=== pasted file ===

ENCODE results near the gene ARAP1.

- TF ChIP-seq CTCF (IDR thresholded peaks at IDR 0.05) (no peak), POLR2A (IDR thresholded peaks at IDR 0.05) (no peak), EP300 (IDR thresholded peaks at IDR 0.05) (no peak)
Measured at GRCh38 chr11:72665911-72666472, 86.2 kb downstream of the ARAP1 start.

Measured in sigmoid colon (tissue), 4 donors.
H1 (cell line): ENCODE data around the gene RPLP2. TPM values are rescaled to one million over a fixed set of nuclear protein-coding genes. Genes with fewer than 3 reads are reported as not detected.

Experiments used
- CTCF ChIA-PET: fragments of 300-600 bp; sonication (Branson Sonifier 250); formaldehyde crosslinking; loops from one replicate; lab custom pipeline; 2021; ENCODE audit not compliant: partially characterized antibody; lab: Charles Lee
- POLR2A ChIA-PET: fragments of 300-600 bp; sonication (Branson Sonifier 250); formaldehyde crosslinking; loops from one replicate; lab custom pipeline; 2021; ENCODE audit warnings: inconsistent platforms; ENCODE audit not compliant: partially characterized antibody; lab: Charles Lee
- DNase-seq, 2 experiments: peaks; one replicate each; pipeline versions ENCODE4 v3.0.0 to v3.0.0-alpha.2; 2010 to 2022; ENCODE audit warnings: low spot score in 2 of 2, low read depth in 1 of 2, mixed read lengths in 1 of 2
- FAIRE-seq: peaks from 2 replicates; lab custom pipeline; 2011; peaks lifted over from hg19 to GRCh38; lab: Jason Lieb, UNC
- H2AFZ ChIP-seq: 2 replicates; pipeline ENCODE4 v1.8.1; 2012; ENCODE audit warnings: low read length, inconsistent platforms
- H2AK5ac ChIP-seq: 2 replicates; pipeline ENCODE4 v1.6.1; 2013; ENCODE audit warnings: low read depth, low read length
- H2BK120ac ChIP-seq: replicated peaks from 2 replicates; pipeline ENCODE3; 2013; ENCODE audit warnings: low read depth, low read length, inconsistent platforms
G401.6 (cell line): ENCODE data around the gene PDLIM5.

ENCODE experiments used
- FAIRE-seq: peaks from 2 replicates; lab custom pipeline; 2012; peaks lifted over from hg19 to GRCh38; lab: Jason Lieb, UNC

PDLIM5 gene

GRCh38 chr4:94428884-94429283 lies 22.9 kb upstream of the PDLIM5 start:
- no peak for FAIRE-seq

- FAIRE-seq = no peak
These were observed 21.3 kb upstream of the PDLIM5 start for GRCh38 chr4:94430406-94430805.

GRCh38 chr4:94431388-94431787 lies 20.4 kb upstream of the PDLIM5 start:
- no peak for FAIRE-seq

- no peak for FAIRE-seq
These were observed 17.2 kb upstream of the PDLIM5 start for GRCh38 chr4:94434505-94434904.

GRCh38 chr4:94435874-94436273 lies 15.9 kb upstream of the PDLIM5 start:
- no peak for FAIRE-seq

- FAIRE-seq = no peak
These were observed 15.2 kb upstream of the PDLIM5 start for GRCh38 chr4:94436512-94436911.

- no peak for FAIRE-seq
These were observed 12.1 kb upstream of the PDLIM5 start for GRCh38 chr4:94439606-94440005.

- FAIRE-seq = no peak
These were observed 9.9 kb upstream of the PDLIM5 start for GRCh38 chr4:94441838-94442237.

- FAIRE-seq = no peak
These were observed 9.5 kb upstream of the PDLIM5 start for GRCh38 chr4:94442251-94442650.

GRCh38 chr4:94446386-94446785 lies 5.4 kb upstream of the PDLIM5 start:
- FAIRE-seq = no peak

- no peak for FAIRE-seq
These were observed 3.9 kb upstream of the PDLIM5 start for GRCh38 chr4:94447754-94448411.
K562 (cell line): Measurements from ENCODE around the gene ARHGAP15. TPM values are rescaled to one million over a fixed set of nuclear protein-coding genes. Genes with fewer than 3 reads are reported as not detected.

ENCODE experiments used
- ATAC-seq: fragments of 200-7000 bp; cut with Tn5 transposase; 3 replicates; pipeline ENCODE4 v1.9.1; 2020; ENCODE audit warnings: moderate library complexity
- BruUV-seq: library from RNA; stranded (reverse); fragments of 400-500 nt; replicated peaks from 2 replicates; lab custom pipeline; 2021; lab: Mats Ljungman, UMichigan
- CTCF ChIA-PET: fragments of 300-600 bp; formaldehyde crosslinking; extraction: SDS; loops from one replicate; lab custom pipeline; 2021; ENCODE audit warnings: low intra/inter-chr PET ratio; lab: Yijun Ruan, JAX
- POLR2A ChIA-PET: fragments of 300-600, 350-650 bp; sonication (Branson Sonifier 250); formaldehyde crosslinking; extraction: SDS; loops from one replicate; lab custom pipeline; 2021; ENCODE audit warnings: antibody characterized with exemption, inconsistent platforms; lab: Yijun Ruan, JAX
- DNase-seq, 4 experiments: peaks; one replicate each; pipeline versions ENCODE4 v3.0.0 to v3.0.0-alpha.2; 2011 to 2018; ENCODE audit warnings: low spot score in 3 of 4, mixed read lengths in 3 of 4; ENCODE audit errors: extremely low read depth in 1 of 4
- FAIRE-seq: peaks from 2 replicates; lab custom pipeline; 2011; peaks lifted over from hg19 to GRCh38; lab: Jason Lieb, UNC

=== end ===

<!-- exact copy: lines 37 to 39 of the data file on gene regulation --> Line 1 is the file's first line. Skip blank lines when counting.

- FAIRE-seq = no peak

- no peak for FAIRE-seq
These were observed 3.9 kb upstream of the PDLIM5 start for GRCh38 chr4:94447754-94448411.